A proposed hierarchy of imagination affords it preeminence in the creative process.
Capturing the necessary ingredients for creativity is difficult, perhaps because as a quality it is elusive and unquantifiable by nature. That hasn’t stopped others from attempting models and frameworks to encourage creativity, which often exhibit great depths of creativity in and of themselves.
Michael Wolff recently outlined 3 muscles of creativity and he numbered imagination among them, so we were intrigued to read of a ‘Hierarchy of Imagination’ as proposed by John Maeda and Patti Brennan, a four tier structure inspired by Abraham Maslow’s seminal Hierarchy of Needs. Brennan shares Wolff’s regard for imagination:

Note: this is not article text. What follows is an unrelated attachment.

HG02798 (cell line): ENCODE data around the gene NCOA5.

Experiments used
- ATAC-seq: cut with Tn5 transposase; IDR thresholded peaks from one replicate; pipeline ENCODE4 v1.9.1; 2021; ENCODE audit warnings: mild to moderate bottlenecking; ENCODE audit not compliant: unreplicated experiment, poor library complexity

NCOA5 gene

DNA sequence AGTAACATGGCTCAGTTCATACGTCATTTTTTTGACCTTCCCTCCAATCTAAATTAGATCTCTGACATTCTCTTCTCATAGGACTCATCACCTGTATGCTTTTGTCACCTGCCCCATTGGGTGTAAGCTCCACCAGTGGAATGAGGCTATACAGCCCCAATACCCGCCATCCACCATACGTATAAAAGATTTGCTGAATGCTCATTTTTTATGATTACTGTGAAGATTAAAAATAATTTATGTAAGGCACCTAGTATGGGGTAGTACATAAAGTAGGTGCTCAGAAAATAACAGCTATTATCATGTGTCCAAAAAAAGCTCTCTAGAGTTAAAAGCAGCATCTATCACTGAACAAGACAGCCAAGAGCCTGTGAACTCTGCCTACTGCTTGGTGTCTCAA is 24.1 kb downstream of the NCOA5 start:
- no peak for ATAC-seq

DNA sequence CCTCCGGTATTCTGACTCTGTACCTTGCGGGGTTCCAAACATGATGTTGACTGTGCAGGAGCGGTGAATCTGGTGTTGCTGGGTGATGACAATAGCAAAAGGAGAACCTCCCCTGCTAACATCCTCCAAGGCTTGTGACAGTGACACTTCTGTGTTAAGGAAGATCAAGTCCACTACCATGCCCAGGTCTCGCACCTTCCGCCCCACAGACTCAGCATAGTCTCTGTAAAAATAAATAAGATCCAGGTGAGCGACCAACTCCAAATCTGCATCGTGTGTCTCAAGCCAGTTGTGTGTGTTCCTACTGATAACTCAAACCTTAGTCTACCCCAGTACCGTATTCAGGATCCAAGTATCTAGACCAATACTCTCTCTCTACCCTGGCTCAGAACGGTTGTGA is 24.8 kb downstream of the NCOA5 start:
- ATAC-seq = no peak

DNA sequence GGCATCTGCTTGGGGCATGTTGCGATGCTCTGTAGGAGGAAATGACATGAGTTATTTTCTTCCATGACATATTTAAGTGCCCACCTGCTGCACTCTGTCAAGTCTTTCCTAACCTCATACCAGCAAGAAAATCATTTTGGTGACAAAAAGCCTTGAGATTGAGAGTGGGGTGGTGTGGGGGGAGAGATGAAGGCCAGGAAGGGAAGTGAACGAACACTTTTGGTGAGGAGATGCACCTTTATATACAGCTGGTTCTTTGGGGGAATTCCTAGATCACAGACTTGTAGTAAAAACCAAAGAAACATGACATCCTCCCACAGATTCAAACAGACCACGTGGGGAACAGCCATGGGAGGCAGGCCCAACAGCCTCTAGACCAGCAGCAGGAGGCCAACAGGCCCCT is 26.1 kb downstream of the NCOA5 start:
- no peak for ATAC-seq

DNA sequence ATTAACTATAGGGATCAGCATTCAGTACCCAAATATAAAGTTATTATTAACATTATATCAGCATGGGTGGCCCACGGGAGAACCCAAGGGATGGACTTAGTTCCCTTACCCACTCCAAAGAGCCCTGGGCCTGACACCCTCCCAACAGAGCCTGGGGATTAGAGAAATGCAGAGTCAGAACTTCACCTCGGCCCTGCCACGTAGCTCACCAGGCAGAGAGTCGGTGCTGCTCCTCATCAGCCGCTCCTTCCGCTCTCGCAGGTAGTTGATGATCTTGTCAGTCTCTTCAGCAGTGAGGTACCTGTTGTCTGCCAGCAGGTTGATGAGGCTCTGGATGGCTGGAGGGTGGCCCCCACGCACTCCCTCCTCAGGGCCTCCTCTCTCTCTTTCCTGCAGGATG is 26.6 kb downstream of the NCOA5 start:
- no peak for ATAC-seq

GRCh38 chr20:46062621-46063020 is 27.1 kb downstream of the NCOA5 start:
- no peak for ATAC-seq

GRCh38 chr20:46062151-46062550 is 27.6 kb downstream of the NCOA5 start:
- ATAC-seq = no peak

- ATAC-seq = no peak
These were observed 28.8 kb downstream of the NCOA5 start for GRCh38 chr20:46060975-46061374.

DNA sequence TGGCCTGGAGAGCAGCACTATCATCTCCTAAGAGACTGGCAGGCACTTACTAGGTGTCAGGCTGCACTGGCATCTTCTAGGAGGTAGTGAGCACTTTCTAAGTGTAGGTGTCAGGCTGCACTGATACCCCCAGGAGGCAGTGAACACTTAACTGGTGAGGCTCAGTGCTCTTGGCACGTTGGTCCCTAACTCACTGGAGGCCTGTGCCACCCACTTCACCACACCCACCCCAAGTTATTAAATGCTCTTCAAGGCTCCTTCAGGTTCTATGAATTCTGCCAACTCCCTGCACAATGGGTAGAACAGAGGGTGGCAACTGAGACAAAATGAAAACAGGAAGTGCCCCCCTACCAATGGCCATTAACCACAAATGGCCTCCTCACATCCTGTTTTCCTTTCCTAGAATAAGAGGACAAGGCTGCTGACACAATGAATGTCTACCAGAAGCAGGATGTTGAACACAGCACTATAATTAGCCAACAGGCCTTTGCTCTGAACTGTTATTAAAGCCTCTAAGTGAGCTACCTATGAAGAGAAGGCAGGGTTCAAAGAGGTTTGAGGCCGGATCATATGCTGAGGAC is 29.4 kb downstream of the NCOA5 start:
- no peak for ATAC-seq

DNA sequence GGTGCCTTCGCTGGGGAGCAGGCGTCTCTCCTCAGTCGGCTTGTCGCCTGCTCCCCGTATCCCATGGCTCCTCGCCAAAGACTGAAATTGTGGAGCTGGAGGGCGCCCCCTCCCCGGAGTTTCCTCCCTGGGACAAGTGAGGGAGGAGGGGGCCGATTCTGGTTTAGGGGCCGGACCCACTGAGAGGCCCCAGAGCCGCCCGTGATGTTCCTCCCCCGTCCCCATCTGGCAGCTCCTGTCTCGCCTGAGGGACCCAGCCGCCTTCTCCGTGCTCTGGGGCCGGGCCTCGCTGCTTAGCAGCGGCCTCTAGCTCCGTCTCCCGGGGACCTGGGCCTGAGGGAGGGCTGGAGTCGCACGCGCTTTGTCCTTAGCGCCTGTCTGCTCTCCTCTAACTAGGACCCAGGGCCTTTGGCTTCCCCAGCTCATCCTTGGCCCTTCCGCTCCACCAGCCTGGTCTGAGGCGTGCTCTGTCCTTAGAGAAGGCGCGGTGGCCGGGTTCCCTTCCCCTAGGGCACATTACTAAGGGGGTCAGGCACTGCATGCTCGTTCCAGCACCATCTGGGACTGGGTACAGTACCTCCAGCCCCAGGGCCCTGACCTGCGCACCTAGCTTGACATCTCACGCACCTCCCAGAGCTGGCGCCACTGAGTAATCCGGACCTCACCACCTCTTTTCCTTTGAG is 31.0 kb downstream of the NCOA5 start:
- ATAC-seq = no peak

Brennan had a clear mental model of why “teaching creativity doesn’t work but expanding their imaginations might work better” in the context of some of her work in patient healthcare. Her basic thought was that in order to get patients to take control of their health, they need to imagine what it looks like to be more healthy.
From this the hierarchy was developed: it proceeds from the base level of human reflex to the apex of imagination, which Patti insisted is “boundless creativity.”
[via Imaginary Foundation]